Figure 3.

Individual receptor states can influence signal output. (a) Grb2 and RasGAP (GAP) bind to distinct sites on the PDGF receptor (blue line). For clarity, only one receptor molecule is shown; the actual activated form of the receptor is a dimer. The consequence of Grb2 binding is Ras activation, through the Ras guanine-nucleotide exchange factor Sos. The consequence of GAP binding is Ras inactivation (by stimulating its intrinsic GTPase activity). Thus, these two effectors have opposing effects on Ras activity. (b) Three different possible distributions of GAP and Grb2 on receptors are depicted; in all cases, an average of 0.5 molecule of Grb2 and 0.5 molecule of GAP are bound per receptor. Left, binding of Grb2 and GAP are positively correlated; middle, binding of Grb2 and GAP are independent; right, binding of Grb2 and GAP are negatively correlated. (c) Effects of different distribution of effectors on Ras activity are depicted. Left, where binding of GAP and Grb2 are positively correlated, Ras activity will be relatively low and uniform. Right, where binding of Grb2 and GAP are negatively correlated, areas of high Ras activity and low Ras activity will be interspersed.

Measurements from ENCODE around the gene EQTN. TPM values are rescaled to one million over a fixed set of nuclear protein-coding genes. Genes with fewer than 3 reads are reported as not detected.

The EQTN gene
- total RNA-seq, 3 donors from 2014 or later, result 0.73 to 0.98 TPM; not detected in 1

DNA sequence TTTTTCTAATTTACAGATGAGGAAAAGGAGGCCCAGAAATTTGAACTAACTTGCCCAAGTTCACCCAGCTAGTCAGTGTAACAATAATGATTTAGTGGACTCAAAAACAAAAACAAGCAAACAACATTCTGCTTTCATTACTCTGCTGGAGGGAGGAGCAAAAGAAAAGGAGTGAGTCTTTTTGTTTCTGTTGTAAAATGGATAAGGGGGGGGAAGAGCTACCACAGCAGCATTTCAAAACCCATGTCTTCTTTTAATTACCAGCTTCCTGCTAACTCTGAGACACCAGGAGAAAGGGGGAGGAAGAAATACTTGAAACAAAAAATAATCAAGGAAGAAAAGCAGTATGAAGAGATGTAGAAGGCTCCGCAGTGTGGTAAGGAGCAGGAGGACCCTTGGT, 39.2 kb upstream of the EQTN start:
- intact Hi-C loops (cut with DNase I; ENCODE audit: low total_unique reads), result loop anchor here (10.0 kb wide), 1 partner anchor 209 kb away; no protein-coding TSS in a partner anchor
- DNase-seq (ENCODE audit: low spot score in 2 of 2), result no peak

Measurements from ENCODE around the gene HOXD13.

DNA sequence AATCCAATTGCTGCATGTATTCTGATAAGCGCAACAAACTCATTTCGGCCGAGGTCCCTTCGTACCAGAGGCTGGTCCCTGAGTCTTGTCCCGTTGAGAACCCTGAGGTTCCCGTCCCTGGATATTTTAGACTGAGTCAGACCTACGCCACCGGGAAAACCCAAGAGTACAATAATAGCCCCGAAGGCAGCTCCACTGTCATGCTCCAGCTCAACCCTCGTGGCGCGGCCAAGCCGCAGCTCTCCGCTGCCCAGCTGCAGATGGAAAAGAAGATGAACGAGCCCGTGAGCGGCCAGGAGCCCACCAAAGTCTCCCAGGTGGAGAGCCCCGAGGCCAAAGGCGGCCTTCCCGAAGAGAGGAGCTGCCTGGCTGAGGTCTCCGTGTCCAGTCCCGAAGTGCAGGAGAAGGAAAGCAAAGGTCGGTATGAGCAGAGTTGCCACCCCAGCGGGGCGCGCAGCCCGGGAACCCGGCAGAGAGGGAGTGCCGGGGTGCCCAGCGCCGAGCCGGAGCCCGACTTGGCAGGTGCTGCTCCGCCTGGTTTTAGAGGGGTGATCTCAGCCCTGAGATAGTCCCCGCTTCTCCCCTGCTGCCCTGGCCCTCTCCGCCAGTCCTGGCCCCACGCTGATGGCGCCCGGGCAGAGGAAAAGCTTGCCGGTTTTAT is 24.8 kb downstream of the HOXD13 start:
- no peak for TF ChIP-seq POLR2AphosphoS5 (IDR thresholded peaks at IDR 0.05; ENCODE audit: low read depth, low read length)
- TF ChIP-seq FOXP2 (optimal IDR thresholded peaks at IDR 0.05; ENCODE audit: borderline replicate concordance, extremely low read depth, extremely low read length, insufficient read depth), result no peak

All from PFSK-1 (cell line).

Mayer et al. Journal of Biology 2009 8:81   doi:10.1186/jbiol185
Download authors' original image